I’ve found two things helpful when debugging. The first is keep the scientific method in mind—form a hypothesis, test, repeat as necessary. The second is this quote from Sherlock Holmes: “When you have eliminated the impossible, whatever remains, however improbable, must be the truth.”
Also: Always start under the assumption that the bug is in your code. This was super helpful when I was just starting out with programming. I can’t count the number of times that I yelled “there’s a bug in the CPU!” when writing assembly code at uni, which is of course preposterous (well, not really, but the chances that a greenhorn runs into such bugs in simple code is vanishingly small).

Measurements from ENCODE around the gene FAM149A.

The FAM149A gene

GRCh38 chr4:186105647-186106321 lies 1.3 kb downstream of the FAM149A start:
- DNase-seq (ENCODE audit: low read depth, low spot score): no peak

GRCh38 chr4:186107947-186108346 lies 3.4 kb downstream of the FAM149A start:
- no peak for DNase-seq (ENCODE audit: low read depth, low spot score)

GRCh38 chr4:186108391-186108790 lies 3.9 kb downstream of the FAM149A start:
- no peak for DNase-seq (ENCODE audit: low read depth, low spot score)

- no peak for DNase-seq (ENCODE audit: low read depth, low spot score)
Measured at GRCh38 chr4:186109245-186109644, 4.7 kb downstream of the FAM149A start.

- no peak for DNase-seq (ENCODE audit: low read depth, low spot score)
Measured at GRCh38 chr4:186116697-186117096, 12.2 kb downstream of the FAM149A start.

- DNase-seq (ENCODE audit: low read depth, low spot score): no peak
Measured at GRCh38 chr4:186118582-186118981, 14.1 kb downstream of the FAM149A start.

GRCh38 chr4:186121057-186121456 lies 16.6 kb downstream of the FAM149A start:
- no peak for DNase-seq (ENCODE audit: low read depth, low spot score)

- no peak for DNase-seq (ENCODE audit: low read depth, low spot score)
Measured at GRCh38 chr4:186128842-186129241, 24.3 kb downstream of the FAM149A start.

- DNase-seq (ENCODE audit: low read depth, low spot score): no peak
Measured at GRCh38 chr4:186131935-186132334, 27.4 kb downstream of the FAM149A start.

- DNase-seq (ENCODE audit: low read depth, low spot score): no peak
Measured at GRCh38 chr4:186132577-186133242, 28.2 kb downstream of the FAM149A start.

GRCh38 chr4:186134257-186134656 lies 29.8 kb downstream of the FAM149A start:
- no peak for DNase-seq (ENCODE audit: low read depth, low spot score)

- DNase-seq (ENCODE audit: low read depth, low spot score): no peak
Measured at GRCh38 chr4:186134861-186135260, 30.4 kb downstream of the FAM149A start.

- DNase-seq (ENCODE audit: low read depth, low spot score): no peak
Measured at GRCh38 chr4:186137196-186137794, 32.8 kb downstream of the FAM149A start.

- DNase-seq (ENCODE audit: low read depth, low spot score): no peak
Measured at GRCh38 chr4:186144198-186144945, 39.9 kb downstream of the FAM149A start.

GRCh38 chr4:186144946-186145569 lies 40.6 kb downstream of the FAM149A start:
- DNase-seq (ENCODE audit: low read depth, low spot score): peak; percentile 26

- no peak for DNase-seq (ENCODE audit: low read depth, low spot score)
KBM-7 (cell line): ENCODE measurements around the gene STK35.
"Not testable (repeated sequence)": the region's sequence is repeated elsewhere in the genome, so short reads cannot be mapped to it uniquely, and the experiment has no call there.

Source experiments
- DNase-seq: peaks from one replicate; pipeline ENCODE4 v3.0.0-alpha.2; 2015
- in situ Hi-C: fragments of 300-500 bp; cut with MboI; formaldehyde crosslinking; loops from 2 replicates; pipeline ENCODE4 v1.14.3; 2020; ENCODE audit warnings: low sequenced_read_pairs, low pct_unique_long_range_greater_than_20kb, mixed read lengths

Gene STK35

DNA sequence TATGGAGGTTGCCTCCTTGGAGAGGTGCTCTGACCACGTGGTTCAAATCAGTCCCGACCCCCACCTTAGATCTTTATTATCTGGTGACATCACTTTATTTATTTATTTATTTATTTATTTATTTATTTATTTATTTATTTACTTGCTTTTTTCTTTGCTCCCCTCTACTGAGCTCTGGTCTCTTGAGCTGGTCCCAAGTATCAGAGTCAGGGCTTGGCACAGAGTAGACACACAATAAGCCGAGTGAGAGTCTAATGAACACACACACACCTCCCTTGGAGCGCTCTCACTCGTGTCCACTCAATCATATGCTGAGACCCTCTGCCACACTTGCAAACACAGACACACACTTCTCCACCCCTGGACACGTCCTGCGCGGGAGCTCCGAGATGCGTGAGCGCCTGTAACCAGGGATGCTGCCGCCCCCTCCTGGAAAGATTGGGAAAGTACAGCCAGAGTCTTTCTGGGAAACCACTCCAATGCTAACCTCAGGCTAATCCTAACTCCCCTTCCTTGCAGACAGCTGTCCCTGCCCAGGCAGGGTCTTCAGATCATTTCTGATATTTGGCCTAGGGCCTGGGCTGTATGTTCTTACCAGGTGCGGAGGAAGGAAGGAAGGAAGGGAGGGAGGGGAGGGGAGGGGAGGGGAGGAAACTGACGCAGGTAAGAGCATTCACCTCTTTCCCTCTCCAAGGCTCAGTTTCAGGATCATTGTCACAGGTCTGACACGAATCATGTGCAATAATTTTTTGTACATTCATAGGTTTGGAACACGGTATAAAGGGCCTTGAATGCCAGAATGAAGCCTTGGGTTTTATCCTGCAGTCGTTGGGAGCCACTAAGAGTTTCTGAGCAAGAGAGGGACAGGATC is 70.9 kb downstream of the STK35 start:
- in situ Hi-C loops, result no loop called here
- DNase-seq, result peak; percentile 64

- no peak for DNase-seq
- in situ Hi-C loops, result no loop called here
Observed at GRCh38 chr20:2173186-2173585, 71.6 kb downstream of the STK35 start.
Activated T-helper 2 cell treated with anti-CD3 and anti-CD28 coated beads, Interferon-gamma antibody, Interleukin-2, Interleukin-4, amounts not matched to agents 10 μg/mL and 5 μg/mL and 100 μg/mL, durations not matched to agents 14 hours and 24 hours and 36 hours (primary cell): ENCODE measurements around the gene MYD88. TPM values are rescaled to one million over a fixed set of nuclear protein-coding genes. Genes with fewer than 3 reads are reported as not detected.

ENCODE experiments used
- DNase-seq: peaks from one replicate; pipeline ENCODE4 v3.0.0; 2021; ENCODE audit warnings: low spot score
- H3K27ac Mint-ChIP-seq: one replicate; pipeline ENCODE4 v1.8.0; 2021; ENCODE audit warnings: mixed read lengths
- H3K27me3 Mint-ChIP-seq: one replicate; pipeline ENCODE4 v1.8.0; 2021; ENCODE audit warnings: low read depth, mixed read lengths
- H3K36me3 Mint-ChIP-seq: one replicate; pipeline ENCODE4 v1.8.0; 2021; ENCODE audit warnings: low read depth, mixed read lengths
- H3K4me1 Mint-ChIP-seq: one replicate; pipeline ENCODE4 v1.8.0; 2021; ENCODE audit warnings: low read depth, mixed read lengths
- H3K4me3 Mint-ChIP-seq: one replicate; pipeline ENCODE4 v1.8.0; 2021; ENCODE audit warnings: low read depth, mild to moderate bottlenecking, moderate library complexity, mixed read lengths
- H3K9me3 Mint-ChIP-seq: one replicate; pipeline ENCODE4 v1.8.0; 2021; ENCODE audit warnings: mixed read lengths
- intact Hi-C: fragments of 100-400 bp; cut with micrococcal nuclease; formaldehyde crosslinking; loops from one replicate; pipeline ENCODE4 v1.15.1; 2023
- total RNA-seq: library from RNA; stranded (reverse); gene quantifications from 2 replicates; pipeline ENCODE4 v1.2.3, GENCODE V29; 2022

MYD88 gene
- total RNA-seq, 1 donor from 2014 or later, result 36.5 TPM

In cases where I spent more than a few days debugging, the cause was always an implicit assumption I made (e.g. ‘this piece of code is so simple that the bug is probably not here’ – but weird things can happen if you use a library you’re not completely familar with, or overloaded operators, or languages that concatenate strings when you forget a comma between them…). So at some point, you need to start realizing the implicit assumptions you’ve made.
Another useful approach: always validate your assumptions. The number of times things like:
I’ve helped a ton of people having problems debugging something and in about 2 minutes sometimes managed to debug their problem by just asking if they’ve validated the basics first.